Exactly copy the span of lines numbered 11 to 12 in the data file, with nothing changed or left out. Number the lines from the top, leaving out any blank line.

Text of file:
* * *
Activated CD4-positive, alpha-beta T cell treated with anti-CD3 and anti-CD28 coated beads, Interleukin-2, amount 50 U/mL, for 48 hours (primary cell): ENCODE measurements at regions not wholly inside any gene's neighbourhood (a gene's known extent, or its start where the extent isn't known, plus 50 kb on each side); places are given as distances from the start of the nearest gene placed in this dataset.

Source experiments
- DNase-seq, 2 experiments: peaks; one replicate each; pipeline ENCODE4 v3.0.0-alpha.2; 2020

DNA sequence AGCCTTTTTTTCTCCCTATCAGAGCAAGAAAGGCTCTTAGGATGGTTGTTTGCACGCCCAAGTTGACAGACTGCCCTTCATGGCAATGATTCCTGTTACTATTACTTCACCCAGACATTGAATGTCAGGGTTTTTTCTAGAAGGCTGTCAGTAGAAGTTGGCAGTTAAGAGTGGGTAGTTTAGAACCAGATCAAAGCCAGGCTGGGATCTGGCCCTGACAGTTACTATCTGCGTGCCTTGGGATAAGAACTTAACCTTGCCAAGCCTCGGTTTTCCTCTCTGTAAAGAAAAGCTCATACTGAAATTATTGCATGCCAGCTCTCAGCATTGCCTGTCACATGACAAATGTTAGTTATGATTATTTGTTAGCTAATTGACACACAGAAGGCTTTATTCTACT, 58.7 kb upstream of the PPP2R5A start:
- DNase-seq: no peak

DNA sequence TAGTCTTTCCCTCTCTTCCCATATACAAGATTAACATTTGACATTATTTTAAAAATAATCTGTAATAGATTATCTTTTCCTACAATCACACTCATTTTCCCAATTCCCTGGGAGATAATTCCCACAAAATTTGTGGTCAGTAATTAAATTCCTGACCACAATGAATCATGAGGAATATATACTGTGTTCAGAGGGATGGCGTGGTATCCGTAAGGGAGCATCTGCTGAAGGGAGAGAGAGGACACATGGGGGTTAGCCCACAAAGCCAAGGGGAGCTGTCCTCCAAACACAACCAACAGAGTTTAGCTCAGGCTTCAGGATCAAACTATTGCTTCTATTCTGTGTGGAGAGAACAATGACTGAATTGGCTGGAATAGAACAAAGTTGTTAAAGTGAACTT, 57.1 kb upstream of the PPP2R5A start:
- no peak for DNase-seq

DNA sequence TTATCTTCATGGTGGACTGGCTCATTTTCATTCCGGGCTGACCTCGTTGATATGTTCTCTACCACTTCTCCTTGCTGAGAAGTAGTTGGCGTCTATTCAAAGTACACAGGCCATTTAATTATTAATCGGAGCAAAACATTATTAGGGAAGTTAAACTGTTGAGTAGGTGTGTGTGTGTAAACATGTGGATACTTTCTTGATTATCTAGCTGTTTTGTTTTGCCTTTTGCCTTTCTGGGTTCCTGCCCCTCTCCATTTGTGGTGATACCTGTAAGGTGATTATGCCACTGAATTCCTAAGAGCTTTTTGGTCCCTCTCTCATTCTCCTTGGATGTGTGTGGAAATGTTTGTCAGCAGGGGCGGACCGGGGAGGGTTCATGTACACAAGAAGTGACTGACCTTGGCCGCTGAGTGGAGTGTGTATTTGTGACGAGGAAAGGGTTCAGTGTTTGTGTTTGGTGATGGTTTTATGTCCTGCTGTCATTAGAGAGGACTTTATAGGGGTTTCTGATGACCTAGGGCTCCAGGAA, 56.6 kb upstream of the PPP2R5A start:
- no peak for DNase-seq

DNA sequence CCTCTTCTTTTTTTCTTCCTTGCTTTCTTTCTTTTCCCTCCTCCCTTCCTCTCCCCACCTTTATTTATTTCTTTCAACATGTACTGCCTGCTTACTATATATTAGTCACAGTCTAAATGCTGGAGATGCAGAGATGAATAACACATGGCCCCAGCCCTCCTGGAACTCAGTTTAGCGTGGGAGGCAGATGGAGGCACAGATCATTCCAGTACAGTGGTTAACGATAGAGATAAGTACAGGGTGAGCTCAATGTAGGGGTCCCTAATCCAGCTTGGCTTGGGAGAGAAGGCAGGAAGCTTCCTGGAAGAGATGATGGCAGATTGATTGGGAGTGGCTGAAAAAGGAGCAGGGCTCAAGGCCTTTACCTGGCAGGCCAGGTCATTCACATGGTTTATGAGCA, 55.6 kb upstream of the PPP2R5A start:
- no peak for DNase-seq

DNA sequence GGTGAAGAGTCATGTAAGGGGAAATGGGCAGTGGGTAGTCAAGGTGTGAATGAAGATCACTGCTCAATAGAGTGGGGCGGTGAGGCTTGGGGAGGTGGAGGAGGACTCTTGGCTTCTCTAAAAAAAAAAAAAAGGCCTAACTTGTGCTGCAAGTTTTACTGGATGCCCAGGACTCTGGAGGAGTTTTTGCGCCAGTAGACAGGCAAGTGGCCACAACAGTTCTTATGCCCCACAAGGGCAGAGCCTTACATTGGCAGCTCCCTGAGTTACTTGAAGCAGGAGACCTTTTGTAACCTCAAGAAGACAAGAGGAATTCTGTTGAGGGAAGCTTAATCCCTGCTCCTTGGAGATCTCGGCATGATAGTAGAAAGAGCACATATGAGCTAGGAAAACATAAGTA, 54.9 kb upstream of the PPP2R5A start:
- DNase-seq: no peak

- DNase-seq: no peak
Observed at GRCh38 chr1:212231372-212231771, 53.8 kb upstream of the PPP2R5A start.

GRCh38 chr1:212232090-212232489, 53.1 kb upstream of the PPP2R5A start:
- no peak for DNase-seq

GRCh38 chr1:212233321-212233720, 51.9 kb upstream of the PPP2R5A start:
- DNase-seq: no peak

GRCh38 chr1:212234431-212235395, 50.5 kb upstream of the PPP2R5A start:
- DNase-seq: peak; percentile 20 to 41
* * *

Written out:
- no peak for DNase-seq

DNA sequence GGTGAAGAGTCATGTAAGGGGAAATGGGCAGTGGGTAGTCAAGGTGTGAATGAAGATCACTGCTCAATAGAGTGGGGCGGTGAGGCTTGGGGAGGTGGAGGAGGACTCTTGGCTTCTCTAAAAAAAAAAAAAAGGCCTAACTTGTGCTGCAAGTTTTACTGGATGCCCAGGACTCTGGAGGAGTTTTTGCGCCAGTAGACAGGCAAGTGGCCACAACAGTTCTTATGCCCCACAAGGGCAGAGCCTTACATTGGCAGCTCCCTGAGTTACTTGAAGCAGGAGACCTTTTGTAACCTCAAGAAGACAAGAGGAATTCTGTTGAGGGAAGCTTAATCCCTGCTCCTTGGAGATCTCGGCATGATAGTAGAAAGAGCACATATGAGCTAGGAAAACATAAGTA, 54.9 kb upstream of the PPP2R5A start: